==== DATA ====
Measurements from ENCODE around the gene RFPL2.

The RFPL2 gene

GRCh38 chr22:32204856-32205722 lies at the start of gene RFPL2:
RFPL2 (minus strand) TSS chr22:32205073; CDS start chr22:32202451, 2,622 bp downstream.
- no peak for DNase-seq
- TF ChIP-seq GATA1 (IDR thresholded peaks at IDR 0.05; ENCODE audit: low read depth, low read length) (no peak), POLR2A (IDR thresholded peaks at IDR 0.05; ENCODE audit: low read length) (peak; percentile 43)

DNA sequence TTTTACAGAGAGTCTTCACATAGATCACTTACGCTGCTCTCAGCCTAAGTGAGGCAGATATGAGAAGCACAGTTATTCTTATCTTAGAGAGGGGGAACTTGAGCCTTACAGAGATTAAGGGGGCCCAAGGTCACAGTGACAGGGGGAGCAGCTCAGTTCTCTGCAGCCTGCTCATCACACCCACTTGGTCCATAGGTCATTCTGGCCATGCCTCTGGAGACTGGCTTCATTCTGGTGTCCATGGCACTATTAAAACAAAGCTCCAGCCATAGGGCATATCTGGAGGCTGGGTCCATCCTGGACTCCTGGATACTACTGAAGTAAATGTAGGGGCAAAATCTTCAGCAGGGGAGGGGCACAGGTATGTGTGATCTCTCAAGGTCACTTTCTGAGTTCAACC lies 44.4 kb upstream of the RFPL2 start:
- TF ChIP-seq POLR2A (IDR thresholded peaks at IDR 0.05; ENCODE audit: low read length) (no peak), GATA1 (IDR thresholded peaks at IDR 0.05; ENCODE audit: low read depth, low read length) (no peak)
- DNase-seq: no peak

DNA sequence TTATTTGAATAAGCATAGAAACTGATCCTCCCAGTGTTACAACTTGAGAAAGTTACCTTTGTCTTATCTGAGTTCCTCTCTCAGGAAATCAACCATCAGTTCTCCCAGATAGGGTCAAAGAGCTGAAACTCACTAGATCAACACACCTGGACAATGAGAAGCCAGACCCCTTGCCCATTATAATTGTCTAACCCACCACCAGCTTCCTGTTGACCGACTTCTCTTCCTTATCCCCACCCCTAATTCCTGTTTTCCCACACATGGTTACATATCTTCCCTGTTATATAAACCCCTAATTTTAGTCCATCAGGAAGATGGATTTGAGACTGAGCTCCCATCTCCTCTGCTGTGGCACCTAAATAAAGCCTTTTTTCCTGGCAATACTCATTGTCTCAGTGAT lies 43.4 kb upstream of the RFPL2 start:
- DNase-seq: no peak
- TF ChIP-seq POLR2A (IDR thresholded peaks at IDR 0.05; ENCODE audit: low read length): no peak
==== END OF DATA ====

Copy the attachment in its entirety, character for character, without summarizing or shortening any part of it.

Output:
Measurements from ENCODE around the gene RFPL2.

The RFPL2 gene

GRCh38 chr22:32204856-32205722 lies at the start of gene RFPL2:
RFPL2 (minus strand) TSS chr22:32205073; CDS start chr22:32202451, 2,622 bp downstream.
- no peak for DNase-seq
- TF ChIP-seq GATA1 (IDR thresholded peaks at IDR 0.05; ENCODE audit: low read depth, low read length) (no peak), POLR2A (IDR thresholded peaks at IDR 0.05; ENCODE audit: low read length) (peak; percentile 43)

DNA sequence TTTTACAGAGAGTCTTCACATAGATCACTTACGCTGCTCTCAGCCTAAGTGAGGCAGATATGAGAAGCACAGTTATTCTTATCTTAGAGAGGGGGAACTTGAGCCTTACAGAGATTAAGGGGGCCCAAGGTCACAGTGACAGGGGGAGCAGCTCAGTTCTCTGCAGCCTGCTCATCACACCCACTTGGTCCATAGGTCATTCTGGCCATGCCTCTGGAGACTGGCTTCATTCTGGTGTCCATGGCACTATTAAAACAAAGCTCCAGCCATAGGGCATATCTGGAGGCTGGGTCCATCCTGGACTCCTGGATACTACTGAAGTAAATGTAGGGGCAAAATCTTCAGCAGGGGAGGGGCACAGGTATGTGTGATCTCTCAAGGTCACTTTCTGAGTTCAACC lies 44.4 kb upstream of the RFPL2 start:
- TF ChIP-seq POLR2A (IDR thresholded peaks at IDR 0.05; ENCODE audit: low read length) (no peak), GATA1 (IDR thresholded peaks at IDR 0.05; ENCODE audit: low read depth, low read length) (no peak)
- DNase-seq: no peak

DNA sequence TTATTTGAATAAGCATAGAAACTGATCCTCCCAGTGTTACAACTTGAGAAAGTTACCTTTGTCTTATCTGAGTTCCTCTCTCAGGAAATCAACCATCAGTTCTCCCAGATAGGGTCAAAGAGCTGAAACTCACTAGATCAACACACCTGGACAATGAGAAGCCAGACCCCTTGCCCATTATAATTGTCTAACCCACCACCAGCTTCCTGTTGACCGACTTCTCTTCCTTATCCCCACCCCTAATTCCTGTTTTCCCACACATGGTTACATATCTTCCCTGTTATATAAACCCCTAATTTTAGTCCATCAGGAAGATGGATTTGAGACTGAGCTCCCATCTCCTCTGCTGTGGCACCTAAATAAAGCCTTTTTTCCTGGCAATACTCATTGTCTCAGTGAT lies 43.4 kb upstream of the RFPL2 start:
- DNase-seq: no peak
- TF ChIP-seq POLR2A (IDR thresholded peaks at IDR 0.05; ENCODE audit: low read length): no peak